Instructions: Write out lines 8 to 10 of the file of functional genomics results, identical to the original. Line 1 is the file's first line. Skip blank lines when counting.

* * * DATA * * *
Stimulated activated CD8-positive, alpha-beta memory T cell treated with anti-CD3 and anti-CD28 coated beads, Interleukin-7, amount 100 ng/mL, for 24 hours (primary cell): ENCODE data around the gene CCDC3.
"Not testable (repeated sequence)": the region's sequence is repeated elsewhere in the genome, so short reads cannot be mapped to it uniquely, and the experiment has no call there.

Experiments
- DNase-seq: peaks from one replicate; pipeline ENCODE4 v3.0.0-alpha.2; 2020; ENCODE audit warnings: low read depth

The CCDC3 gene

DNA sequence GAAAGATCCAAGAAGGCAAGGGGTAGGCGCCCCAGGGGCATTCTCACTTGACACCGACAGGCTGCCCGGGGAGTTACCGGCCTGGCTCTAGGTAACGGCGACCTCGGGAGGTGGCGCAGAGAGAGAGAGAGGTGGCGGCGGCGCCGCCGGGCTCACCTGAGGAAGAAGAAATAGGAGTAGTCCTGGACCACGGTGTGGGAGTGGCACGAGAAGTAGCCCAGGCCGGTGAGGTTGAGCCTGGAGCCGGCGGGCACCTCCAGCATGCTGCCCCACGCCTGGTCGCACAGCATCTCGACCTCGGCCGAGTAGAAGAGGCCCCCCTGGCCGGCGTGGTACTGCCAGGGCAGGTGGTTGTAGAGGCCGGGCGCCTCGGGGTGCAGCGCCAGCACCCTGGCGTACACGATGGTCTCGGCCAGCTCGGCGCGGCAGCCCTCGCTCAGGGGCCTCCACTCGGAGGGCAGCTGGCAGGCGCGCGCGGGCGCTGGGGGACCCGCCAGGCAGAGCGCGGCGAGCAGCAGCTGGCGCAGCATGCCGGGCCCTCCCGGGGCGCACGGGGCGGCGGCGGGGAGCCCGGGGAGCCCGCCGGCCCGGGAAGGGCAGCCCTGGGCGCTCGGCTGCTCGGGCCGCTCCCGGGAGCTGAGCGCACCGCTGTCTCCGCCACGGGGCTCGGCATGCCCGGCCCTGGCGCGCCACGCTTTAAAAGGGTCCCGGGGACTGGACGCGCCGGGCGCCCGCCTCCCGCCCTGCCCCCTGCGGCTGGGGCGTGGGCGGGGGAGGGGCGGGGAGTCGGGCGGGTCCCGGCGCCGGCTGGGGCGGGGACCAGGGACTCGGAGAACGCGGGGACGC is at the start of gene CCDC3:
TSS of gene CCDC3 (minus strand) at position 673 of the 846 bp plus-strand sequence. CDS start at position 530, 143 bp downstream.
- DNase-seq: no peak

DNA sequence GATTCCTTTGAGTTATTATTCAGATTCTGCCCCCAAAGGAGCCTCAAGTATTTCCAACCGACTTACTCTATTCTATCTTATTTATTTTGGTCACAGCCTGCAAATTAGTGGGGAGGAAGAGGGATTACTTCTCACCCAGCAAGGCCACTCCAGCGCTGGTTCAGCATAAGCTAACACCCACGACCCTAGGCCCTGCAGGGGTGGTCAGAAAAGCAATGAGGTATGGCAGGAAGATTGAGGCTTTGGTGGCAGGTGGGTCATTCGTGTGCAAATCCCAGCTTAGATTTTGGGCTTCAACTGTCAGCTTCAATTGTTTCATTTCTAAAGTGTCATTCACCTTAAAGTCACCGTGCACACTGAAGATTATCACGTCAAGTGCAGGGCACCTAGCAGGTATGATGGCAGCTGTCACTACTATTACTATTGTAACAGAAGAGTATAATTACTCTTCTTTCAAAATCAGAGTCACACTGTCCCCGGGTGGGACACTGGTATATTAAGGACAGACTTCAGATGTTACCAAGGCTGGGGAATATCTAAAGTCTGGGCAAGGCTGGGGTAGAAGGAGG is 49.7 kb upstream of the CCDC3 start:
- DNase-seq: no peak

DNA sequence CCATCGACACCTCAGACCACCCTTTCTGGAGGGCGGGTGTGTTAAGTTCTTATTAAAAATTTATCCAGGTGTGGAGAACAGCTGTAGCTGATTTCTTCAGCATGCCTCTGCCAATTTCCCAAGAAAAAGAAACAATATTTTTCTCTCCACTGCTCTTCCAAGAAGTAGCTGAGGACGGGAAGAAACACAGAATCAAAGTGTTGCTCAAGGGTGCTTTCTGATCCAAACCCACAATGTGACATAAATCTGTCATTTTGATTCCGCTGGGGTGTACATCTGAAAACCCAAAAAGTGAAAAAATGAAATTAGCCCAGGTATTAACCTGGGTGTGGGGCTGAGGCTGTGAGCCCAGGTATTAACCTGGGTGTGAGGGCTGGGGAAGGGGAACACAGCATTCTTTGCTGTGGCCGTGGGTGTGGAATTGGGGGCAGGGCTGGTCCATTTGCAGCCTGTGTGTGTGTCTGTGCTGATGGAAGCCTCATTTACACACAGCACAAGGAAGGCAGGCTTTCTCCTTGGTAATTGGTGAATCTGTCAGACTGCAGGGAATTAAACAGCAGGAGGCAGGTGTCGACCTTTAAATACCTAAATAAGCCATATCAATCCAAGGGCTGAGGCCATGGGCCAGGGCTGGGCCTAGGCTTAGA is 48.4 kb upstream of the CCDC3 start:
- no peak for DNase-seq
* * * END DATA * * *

- DNase-seq: no peak

DNA sequence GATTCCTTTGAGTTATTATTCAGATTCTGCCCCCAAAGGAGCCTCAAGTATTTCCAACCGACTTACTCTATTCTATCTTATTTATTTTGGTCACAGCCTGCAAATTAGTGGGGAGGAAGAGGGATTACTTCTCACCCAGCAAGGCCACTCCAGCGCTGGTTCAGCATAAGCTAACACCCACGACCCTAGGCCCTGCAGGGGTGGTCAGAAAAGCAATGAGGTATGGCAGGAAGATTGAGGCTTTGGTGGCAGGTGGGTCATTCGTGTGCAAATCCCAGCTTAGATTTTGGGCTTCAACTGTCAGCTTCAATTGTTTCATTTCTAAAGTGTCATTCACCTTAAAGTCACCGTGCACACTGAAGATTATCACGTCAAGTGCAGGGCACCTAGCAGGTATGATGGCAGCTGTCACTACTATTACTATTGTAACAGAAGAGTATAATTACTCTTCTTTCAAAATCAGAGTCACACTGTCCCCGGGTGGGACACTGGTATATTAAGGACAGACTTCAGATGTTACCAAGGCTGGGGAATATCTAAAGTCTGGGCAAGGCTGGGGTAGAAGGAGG is 49.7 kb upstream of the CCDC3 start:
- DNase-seq: no peak